The concept of joint and muscle group interplay has been elaborated by Madam GODELIEVE DENYS-STRUYF, physiotherapist and osteopath. Her strong sense of observation (helped by portrait studies at the Beaux Arts) allowed her to define and progressively adjust a global physiotherapist method which integrates body function and its unbreakable link with psychological behaviour. Her crucial observations explain the « psycho-behavioural » and « psycho-somatic » consequences that sometimes can surprise at first reading, but they do reveal the relationship between musculo-skeletal function and psychological status.

The GDS method is a preventive as well as a therapeutic method which takes into account the relationship between mind and body.

It is taugh to physiotherapists but also allows all other people to know themselves better and enable them to address the problem themselves. For professionals it endeavours, through a personal experimentation, to offer a method of observation, measurement, testing, analysis and strict interpretation, as well as providing a wide range of therapeutic tools. For other people it offers innovating experiences to provide awareness of behaviour and bodily function to allow everyone to generate their own solutions to their problems.

All parts of the musculo-skeletal system are interdependent, with muscular groups linking all parts together. Muscles are tools of psychobodily expression: our mental tensions, our emotions, our feelings and our way of being all express themselves through the muscular system which influences our posture and our physical movements. When such tensions or actions are repetitive and prolonged, an excess of muscle tone occurs and cumulatively, step by step, causes regions of muscular tension to develop.

This mecanism then determines in a progressive joint movement problems that we describe by the term musculo-skeletal dysfunction. GDS describes 6 functional muscle groups which are used in normal body movements. However, when these movements are excessive, muscular tension develops which forces the body into abnormally stiff positions thus reducing liberty of movement and resulting in characteristic postures.

Six functional muscle groups are needed for normal musculo-skeletal movement, but disturbances of these can lead to muscular tensions that impision the body in an abnormal state.”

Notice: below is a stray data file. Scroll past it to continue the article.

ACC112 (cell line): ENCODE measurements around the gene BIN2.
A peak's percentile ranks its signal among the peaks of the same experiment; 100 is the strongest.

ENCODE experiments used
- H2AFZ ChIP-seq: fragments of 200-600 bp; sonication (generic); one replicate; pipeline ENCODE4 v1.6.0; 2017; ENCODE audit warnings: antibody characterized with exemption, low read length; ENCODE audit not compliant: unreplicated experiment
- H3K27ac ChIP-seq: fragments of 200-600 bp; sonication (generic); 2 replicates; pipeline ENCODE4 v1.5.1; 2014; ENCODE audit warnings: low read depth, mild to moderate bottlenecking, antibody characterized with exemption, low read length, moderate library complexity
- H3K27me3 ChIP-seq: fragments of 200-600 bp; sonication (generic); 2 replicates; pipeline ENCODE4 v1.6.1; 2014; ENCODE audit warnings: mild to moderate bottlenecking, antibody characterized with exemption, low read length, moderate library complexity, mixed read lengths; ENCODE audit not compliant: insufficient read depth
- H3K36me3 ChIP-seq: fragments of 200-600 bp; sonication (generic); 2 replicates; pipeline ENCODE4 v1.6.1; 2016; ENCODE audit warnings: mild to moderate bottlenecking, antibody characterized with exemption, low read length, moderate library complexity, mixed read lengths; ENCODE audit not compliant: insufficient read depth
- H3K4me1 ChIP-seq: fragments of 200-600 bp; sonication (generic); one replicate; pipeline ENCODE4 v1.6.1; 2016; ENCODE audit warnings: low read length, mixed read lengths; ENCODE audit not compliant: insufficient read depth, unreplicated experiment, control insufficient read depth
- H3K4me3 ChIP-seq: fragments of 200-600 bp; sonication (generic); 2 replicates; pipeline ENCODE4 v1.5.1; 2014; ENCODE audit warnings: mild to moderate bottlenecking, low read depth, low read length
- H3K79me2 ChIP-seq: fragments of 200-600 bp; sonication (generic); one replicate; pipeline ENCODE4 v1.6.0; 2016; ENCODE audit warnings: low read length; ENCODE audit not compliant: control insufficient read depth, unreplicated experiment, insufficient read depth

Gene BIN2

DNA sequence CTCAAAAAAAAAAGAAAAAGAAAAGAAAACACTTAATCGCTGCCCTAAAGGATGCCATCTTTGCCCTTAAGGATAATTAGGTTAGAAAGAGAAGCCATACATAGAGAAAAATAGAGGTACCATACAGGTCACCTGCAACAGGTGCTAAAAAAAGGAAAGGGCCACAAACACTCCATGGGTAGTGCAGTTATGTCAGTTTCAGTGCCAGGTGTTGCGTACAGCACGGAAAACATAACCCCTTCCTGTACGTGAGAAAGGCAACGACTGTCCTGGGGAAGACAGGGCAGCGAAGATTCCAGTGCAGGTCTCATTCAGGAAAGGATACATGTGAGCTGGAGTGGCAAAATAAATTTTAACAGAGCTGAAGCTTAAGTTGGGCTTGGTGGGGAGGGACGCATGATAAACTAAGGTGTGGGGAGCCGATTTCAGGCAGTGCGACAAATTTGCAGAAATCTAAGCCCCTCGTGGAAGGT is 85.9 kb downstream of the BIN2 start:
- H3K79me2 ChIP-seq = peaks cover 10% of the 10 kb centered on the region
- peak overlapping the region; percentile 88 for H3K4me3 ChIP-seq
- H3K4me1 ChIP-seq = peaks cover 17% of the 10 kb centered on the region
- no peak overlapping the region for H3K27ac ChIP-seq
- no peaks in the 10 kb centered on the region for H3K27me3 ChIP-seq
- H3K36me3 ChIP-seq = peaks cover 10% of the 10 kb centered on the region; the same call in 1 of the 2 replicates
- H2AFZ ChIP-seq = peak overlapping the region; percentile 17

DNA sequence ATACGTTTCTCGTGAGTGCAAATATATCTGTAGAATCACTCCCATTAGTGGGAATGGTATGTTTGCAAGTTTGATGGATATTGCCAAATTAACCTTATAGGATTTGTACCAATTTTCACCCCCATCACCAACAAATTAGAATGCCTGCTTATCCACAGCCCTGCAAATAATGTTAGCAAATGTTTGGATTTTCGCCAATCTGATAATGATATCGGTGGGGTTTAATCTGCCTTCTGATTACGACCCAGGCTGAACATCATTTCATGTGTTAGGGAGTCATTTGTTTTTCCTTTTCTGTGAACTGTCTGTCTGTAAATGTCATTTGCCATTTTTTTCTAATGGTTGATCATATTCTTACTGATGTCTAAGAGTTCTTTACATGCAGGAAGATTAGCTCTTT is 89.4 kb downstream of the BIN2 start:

How does one cure with the GDS method ?

The GDS method proposes massage manoeuvors, reflex techniques, stretching positions and even stimulation and balancing of muscle tensions.

A large part of the work is dedicated to awareness and understanding of the skeletal system and of the normal function and balancing of opposing muscle forces to harmoniously allow normal musculo-skeletal function. Awareness of this musculo-skeletal co-ordination can give birth to coordinated movement.

The patient can then re-discover a certain pleasure in body movement that once again become painless.

For whom is the GDS method intended ?

Indications for using this approach are numerous.

In the preventive field it works to optimise the body function by better management of the daily tensions linked to behaviour, and better awareness of good posture.

In the therapeutic field and based on the fundamental approach of the GDS method will give some understanding to such pathologies as osteoarthritis, pain (such as lumbago, sciatica..) and other common problems of rheumatology and orthopaedics. Postural problems of the spine such as lordosis, kyphosis and scoliosis will benefit from this method especially since the approach is global and takes into account a large number of parameters encountered in these conditions.

It proposes original, effective and durable solutions for the treatment of lower limbs (such as coxygeal pain, joint problems involving knees and feet, and carpal tunnel syndrome).

Functional problems of the musculo-skeletal system of the infant and child may also be helped.

The method does allow strategies to be put in place that will avoid recurrence of the problem and prevent new pathology from developing.